Morgan Page has been around the block. His career in electronic music has been defined in a huge range of sounds, constantly changing the dynamic between pop and progressive house. Building his tastes with his parents' country and singer-songwriter favorites, getting into hip-hop in high school and starting his own career in college radio, he quickly emerged in the early 90's as a smart tact in the industry, making likeable music for those who enjoy house, and for those who don't. Oh, and getting nominated for a Grammy.
While Page has taken the route of many in the dance music industry by releasing singles and a few thoughtful, heartfelt albums (his last as DC to Light in 2015), he has announced today a shift in that release schedule in favor of a year-long holistic project. The release of his three-track Born to Fly EP today via longtime partner Armada Music marks the first of three EP's that will be released throughout 2018 as part of a larger, continuous project. His aim, he says, is to give each element of this project its time to shine, in three smaller digestible pieces.
In his past, he's worked with indie artists like Lissie, vocalists like Nadia Ali, and house heads like deadmau5. Recently, his single releases have been pop-leaning, embracing the dance/pop crossover that he's always shared, but now is in the forefront of radio play. But with the release of Born to Fly, we see Page return to some of his progressive roots. Like any great artist, it's because there is no challenge in doing the same thing again and again, and evolving is a natural progress: "There's never really an intention to evolve - it's just getting restless with doing the same sound and embracing some sonic diversity. Some guys are content with making the same sound for 20 years, but I could never do that. I like being diverse and switching things up. I love underground music (I used to make Tech-House for labels like Force Tracks), and I love pop."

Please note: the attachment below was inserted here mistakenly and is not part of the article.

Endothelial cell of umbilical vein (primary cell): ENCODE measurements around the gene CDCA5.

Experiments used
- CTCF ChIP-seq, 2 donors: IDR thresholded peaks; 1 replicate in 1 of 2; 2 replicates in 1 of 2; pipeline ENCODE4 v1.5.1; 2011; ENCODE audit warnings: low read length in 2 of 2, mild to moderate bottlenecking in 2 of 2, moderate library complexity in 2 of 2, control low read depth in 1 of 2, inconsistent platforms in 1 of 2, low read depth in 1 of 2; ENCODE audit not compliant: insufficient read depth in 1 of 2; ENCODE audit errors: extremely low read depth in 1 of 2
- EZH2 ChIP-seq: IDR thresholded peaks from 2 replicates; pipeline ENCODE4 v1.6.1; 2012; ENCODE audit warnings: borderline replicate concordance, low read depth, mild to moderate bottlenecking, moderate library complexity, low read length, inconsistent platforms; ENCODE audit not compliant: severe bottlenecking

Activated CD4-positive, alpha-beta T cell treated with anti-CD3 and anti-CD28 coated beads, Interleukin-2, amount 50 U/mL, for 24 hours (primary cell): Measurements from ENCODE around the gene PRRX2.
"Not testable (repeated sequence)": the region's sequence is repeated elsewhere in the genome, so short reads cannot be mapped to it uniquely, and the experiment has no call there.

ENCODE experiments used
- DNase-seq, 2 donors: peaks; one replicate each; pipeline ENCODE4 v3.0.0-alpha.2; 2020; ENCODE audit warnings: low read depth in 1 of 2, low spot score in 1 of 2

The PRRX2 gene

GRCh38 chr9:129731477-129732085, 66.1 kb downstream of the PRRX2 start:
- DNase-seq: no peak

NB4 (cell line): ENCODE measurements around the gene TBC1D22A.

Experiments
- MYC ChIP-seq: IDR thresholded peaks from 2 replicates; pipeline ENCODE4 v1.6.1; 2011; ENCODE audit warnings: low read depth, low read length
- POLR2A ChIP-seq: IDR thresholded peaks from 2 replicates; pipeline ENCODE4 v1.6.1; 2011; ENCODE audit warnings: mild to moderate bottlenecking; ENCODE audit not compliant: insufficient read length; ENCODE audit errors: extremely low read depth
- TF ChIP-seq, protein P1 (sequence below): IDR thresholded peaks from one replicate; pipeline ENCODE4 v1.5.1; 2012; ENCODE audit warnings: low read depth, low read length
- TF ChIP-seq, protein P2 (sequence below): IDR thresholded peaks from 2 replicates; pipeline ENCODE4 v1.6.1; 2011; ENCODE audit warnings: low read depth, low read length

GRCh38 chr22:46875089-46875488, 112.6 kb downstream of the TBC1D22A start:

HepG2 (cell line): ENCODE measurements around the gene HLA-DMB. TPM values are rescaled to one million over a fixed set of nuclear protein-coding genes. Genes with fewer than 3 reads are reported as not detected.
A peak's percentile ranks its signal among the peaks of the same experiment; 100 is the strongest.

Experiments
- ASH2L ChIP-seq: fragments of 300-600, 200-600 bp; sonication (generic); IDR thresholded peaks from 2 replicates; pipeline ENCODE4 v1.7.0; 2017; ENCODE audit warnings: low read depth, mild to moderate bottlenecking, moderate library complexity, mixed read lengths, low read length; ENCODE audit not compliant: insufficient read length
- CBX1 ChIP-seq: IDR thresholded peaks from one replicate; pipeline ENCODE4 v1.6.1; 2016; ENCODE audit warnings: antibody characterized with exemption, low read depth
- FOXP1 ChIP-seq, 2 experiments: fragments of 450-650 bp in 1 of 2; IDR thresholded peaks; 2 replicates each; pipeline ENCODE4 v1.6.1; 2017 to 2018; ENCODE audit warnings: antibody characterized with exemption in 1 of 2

Born to Fly features three stand out tracks. The first, its title track, features Britt Daley, and speaks to Page's love for both underground and pop, with deeper beats. The second track, "Lovesong," features a familiar tune from The Cure, recreated by The Oddictions and Daley herself. Deeper progressive again, it isn't just a cover, and it isn't re-appropriating the song in a forced way - it works. Lastly, "Habit" features Meiko, with whom Page shares an interesting origin story with, where he was "scouting for vocalists at Hotel Cafe (the same place I found Lissie) in Hollywood, seeing Meiko play - and that's when I met my wife! Meiko ended up playing our wedding." All in all, they are three songs that take Page's sound to a new place - and it sure is wonderful and inviting.